Power in the Church? Women Have Always Had It
by Elizabeth Scalia (Aletia). «The fact is, for all of the talk about how oppressive the church has been for women, there has been no other institution in history which has given women such free reign to create, explore, discover, serve, manage, build, expand, usually with very little help from the coffers of the diocese in which they worked, and largely without intrusion on the part of the male hierarchy...Almost from its inception, the church has been a force and fomenter of feminine self-actualization. One is hard-pressed to name a single institution on the planet, other than the Catholic Church, which would have allowed women to simply run with their heads, be who they were born to be, and accomplish great things.»

Science is Often Flawed. It's Time We Embraced That.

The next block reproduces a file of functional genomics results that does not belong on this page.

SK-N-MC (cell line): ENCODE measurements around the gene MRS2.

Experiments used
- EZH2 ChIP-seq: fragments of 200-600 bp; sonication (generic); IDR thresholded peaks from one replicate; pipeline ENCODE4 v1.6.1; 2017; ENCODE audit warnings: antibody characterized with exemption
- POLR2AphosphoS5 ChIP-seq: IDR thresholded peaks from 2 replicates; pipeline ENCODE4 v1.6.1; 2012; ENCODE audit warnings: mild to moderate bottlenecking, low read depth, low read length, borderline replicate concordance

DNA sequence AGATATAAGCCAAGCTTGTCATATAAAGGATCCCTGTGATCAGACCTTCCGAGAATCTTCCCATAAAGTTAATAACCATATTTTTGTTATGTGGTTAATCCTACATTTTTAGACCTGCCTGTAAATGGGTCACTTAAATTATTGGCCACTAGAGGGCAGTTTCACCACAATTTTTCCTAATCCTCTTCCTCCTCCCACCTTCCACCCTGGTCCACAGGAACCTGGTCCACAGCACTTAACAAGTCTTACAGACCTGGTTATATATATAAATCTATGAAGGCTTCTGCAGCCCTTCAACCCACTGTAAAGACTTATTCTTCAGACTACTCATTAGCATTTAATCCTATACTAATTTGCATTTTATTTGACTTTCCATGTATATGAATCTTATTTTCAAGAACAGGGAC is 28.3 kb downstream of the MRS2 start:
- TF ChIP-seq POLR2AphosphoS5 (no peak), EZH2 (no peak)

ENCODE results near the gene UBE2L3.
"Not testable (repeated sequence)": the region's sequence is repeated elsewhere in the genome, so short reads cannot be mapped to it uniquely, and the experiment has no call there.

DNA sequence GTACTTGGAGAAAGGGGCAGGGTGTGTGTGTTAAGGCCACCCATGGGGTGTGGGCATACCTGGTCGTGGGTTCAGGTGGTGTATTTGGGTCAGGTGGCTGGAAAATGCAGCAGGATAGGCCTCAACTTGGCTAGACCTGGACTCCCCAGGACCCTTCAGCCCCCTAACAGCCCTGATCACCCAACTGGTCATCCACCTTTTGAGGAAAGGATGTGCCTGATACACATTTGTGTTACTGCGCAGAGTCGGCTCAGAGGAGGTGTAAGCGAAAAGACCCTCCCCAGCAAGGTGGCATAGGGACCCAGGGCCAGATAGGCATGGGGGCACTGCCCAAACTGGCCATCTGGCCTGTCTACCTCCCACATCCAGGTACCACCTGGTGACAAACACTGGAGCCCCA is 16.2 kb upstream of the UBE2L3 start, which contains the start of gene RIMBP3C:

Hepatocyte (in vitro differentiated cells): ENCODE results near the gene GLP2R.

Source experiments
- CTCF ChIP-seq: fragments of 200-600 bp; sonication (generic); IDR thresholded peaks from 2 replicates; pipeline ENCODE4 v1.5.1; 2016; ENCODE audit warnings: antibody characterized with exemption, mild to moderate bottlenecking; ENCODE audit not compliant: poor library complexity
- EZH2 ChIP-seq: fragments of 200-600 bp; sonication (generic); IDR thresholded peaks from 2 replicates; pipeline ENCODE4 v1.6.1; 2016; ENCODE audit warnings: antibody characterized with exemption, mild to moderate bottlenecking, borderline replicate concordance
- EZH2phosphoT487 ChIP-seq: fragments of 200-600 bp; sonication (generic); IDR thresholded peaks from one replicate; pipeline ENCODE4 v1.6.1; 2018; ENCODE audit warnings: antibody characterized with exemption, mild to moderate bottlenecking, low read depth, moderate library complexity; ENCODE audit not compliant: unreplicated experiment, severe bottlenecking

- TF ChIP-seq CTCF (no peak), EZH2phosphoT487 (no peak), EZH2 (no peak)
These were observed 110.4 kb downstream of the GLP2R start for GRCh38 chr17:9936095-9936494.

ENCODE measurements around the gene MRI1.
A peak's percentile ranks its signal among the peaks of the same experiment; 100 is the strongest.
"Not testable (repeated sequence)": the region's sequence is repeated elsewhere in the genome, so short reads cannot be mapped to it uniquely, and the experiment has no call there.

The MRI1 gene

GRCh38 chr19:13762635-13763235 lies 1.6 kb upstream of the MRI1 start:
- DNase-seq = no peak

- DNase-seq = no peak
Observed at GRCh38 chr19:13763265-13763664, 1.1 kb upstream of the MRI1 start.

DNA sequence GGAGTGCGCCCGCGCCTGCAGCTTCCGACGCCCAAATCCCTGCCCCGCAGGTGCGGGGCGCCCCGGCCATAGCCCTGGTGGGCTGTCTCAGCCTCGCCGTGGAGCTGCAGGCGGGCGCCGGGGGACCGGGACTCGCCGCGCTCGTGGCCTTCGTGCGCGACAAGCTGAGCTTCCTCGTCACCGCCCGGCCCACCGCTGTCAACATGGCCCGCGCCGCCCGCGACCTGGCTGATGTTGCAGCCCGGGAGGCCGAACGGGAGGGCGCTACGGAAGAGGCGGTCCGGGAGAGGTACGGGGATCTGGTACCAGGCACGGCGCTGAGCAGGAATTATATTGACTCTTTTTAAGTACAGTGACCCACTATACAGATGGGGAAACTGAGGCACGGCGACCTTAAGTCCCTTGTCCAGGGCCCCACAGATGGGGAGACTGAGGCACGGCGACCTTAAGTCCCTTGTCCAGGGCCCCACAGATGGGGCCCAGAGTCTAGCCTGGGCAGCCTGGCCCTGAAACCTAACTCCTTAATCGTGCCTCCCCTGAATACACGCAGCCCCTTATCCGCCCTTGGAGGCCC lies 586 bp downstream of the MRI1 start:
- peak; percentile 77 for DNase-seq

by Julia Belluz and Steven Hoffman (Vox). «‹We need to change what the starting assumption ought to be. If it's provisionality rather than truth, we need to build in the checks and balances around that.› As such efforts — like the reproducibility projects, or post-publication peer review — gain traction, the scientific community is waking up to that fact. Now the rest of us need to.»

The Color of Debt: How Collection Suits Squeeze Black Neighborhoods
by Paul Kiel and Annie Waldman, ProPublica (Truthout). «[W]hen ProPublica attempted to measure, for the first time, the prevalence of judgments stemming from these suits, a clear pattern emerged: they were massed in black neighborhoods. The disparity was not merely because black families earn less than white families. Our analysis of five years of court judgments from three metropolitan areas - St. Louis, Chicago and Newark - showed that even accounting for income, the rate of judgments was twice as high in mostly black neighborhoods as it was in mostly white ones. These findings could suggest racial bias by lenders or collectors. But we found that there is another explanation: That generations of discrimination have left black families with grossly fewer resources to draw on when they come under financial pressure.»